Jie – li!” Without hesitation, I leaped out of the car and followed the warm call from the wooden porch, where my grandma was waiting. In her bright pink slippers, she was bundled up in the layers of clothing she wore almost year-round. Out of the side of my eyes, my grandpa offered me a smirk and wave as he calmly tended to his pots of flowers. Inside the house, an aromatic concoction of Chinese herbs and spices filled the living room with the smell of spaghetti bolognese.
Those were my Sunday afternoons. During my seven years living in Shanghai, my parents and I would make an hour-long car ride every week to my grandparent’s home in the city suburbs. And on the way there, I would always ask my parents why we were visiting again and so soon.
Although I did not understand it then, over time, I slowly grew to realize what those long afternoon hours meant to me. Sitting by the porch side with my grandparents, listening to their thrilling childhood stories and passed-down family recipes to their outspoken views of world politics – the world was my oyster. Mid-conversation, I burst out with questions, sometimes even the same questions, causing my grandpa’s eyebrows to furrow delightfully.
Growing up, I had always spoken a mix of Chinese and English to my parents, but being tasked with only speaking in Chinese with my grandparents could not deprive us of our laughter and tears. I always felt open to sharing my adventures and observations with them. I felt newly connected to a side of my family culture that now breathed and flowed through me with ready embracement.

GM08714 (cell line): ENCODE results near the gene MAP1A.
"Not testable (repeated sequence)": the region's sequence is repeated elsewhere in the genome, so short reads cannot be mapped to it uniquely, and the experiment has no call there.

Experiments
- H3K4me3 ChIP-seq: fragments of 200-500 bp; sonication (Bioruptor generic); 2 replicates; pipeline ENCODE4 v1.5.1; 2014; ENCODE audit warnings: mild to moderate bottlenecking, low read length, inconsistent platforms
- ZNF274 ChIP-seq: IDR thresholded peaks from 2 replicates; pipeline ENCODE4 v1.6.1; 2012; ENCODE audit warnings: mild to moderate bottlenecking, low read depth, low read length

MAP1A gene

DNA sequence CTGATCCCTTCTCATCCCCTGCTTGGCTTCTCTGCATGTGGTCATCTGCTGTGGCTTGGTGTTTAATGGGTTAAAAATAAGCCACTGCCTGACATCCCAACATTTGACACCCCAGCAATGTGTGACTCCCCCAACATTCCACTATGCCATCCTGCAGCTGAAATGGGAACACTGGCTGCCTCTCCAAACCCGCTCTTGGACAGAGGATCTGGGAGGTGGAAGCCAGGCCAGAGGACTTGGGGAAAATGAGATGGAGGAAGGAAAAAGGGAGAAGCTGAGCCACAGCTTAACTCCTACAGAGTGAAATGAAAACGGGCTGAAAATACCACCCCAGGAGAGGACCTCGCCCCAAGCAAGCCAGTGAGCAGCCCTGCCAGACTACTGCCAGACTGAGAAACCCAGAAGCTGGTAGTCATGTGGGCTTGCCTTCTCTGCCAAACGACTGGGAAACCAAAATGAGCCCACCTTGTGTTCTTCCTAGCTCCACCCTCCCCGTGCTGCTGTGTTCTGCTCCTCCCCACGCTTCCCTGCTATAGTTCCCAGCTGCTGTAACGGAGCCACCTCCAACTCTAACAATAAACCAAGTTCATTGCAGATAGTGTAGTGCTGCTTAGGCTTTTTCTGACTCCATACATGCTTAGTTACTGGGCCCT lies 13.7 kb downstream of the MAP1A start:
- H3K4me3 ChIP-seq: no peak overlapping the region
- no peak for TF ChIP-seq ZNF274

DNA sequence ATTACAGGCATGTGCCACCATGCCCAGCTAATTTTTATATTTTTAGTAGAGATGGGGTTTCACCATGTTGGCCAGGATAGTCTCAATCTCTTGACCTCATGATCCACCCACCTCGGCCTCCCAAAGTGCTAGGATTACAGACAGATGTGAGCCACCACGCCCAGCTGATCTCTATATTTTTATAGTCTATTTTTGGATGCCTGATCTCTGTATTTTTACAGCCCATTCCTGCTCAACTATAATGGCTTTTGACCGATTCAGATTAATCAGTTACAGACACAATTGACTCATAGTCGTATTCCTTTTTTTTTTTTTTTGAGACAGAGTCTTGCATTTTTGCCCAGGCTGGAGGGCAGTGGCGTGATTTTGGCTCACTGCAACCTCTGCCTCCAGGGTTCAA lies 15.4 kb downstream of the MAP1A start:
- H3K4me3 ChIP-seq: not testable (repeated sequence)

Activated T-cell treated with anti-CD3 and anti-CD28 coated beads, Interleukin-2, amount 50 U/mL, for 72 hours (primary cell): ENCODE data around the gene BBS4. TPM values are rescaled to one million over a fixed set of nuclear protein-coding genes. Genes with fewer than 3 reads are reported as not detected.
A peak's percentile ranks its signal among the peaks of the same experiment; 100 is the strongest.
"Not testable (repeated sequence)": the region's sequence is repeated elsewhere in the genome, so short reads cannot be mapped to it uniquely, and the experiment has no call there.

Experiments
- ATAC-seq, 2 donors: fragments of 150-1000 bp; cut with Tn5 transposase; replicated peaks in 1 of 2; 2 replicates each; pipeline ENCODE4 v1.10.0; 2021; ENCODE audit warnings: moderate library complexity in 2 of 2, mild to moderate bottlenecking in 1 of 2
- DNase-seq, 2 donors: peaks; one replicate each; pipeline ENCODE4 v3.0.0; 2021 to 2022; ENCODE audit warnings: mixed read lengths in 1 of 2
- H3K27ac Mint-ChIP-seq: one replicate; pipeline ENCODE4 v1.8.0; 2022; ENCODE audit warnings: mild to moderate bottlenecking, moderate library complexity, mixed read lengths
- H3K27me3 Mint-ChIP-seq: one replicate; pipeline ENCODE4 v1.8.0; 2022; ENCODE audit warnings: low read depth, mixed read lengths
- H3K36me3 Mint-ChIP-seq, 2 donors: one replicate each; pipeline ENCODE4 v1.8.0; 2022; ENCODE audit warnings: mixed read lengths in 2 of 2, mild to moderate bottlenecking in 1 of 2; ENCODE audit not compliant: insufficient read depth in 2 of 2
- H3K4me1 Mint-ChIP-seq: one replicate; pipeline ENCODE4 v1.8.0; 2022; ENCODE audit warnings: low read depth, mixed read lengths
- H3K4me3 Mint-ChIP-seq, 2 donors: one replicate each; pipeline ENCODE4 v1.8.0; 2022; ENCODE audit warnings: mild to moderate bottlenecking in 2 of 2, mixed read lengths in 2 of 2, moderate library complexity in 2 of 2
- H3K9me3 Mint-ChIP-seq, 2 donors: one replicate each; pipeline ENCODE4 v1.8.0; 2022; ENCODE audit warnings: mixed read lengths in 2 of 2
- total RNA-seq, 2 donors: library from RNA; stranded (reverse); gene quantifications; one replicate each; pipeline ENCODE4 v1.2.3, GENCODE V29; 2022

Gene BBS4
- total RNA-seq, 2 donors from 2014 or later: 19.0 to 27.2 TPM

This feeling continued to resonate with me at school. In Shanghai, I attended an international school with other students of different backgrounds and stories to be shared. To me, school was a time to explore. As I formed friendships with other students, I developed an open-minded curiosity to explore countries and cultures. Whether introduced to a new food, a language or a friendship, these moments validated me and taught me something novel, something unfamiliar but akin to me at the same time.
Seven years later, I was struck by the news that my family was moving to San Diego. I was distraught. But before I could know it, a new journey had led its way into my life, and it was the start of high school. Though with little sense of direction, I entered TPHS, ready to face any hurdles life might throw at me. I began to introduce myself to classmates and started conversations with teachers. I also actively participated in different club activities.
Glimpses of my passion shined through when I enrolled in Beginning Journalism during the pandemic. Immediately, I became drawn to the ideas of personal connections and storytelling that journalism brings alive. Reminded of the moments I shared with my grandparents and old friends, I knew journalism spoke deep into my self-discovery of cultures and beliefs. Through interviewing numerous individuals and reporting dozens of stories, I gleaned new skills and information that equally enhanced my enthusiasm for journalism and my global citizenship.
On campus, friends may constantly find me interviewing a student or teacher during class. Meanwhile, outside of school, I travel to unfamiliar parts of the city and stretch the boundaries of photojournalism with the x100 Fujifilm camera my grandpa gifted me before I left Shanghai.
Ultimately, I see my roles as a global citizen and journalist as a catalyst for an appreciation and self-discovery of cultures. I am proud to have worked to spread the values of cultural learning and my love for journalism to provide a unique and upstanding platform for all voices. To me, wherever I find a home, home is a place of endless diversity and exploration, which I forever hope to embrace.